Republican House candidate Young Kim is running in a tossup district. Photo: Robyn Beck / AFP / Getty Images

Three in 10 Democratic women running for the House are in races that the Cook Political Report rates as "toss-ups" or better, compared to just one in 10 Republican women in House races, according to an analysis by NPR. The analysis only looks at female candidates who aren't incumbent House members.

Why it matters: Although there's been a record number of female candidates and nominees this cycle, there's a large gap between the parties — 42% of all Democratic nominees for the House, Senate, and governor are women, compared to just 14% of Republican nominees. This latest NPR analysis suggests there will be an influx of women in Congress, but mostly in the Democrats' caucus.

By the numbers: Zero Republican women are running in races rated as "likely" or "solid" Republican, whereas one in 10 Democratic women are running in races characterized that way.

  • But Republican men have a much better path than their female counterparts. About one in seven are running in races rated "likely" or "solid" Republican.

The bottom line: This gender gap is reflected among voters, too. Women prefer Democrats by a 16-point margin.Go deeper:

Go deeper

Pundits react to a chaotic debate: “What a dark event we just witnessed”

The first presidential debate between President Trump and Joe Biden in Cleveland on Tuesday night was a shouting match, punctuated by interruptions and hallmarked by name-calling.

Why it matters: If Trump aimed to make the debate as chaotic as possible with a torrent of disruptions, he succeeded. Pundits struggled to make sense of what they saw, and it's tough to imagine that the American people were able to either.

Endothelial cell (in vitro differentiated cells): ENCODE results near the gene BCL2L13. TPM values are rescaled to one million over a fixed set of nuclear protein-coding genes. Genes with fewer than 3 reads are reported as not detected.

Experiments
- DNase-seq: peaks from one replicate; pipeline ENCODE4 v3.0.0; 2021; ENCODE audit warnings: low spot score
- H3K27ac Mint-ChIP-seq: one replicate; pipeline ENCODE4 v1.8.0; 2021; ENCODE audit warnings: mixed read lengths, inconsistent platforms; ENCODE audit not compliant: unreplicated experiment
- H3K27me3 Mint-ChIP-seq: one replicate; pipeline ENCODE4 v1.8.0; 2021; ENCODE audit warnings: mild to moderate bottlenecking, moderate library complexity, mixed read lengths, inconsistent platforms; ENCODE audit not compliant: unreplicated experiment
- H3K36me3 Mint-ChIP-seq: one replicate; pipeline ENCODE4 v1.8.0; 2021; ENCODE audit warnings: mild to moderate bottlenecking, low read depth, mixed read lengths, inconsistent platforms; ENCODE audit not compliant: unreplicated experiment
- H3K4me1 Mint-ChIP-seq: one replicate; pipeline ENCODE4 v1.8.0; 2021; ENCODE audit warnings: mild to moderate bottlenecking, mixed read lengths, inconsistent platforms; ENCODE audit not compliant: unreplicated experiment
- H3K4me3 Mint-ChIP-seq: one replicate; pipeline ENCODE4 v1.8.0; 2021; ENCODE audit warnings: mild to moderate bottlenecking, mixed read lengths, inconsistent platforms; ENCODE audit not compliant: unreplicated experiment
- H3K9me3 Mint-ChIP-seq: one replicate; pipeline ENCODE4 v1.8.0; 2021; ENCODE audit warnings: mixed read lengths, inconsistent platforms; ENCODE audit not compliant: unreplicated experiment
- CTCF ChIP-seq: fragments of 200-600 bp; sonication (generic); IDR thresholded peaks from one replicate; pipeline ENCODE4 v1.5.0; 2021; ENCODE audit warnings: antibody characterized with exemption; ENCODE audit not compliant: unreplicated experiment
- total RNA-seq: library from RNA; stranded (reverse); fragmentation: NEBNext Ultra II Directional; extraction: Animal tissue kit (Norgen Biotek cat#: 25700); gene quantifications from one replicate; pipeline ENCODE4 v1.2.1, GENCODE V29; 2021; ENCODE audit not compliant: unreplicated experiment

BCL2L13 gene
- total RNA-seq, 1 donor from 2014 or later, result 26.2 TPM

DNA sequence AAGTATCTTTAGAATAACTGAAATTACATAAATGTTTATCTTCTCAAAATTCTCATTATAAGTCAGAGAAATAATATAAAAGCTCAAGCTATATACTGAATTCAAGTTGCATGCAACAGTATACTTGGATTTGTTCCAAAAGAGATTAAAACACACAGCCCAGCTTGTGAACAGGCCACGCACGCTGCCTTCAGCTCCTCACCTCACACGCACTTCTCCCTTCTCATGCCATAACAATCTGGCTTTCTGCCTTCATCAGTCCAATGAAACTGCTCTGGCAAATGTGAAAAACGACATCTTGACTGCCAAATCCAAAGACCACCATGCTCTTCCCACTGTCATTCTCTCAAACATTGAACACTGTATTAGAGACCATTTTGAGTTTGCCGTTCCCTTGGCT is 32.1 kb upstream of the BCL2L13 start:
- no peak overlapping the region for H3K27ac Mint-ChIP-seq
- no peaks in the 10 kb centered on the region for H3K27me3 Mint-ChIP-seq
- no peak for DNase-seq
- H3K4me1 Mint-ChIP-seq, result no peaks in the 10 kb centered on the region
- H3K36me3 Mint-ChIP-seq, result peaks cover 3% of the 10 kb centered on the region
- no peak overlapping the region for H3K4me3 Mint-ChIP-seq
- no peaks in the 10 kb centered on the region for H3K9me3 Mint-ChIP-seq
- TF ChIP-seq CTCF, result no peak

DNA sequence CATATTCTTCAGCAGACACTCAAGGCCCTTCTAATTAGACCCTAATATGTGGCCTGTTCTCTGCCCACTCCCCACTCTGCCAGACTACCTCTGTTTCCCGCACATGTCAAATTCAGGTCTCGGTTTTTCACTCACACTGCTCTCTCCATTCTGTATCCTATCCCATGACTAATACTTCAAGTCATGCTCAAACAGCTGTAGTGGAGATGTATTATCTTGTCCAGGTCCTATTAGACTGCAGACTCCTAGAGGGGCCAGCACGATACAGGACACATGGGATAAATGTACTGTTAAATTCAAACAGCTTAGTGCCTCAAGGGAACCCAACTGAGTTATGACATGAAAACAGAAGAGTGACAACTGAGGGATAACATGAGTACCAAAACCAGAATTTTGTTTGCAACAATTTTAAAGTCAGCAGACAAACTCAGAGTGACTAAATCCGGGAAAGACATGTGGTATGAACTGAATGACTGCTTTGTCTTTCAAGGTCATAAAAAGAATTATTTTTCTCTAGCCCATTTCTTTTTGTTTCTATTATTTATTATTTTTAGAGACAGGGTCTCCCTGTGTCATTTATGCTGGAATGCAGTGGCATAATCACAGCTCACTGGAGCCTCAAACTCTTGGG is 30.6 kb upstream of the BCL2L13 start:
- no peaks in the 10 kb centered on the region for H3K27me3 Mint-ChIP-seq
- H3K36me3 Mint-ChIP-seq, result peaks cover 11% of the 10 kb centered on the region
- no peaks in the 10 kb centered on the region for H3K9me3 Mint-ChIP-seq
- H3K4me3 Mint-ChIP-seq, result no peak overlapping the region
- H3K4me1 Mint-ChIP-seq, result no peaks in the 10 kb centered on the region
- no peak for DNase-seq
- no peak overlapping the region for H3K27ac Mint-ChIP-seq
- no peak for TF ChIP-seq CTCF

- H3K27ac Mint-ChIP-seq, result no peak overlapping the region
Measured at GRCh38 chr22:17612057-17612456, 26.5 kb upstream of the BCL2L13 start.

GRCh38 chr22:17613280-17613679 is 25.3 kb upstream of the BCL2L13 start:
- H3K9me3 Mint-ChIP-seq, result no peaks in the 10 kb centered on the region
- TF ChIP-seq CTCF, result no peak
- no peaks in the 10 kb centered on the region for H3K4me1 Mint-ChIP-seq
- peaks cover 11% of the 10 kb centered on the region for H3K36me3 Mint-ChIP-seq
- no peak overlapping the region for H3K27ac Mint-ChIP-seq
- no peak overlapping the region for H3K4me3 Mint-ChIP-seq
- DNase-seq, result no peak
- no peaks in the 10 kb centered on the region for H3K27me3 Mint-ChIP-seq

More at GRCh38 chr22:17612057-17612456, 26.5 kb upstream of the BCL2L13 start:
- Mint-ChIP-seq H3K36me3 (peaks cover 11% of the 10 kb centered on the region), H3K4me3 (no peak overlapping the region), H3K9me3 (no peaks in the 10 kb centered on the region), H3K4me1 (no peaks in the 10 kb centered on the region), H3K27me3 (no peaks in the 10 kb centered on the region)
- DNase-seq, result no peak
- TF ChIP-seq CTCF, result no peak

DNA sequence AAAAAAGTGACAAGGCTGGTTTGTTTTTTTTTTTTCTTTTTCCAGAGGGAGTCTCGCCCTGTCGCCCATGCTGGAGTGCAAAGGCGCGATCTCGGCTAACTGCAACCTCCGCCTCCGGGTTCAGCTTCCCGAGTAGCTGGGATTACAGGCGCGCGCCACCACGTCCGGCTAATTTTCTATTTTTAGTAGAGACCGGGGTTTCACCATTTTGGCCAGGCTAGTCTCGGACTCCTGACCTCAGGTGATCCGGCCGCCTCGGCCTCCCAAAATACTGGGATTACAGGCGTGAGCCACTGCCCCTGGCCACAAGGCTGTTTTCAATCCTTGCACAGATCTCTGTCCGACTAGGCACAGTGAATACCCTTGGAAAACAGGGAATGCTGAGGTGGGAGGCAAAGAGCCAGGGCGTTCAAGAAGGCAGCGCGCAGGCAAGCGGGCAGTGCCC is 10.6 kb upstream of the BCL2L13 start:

Trump to far-right Proud Boys: "Stand back and stand by"

Asked to condemn white supremacist violence at the first presidential debate on Tuesday, President Trump said the far-right Proud Boys group should "stand back and stand by," before immediately arguing that violence in the U.S. "is not a right-wing problem. This is a left-wing problem."

Why it matters: Trump has repeatedly been accused of failing to condemn white nationalism and right-wing violence, despite the FBI's assessment that it's the most significant domestic terrorism threat that the country faces. The president has frequently associated antifa and the left-wing violence that has afflicted some U.S. cities with Biden, despite his condemnation of violent protests.

Mike Allen, author of AM
2 hours ago - Politics & Policy

The first Trump v. Biden presidential debate was a hot mess

Photos: Jim Watson and Saul Loeb/AFP via Getty Images

This debate was like the country: Everybody’s talking. Nobody’s listening. Nothing is learned. It’s a mess.

  • We were told President Trump would be savage. Turned out, that was a gross understatement. Even the moderator, Fox News' Chris Wallace, got bulldozed.

Why it matters: Honestly, who the hell knows?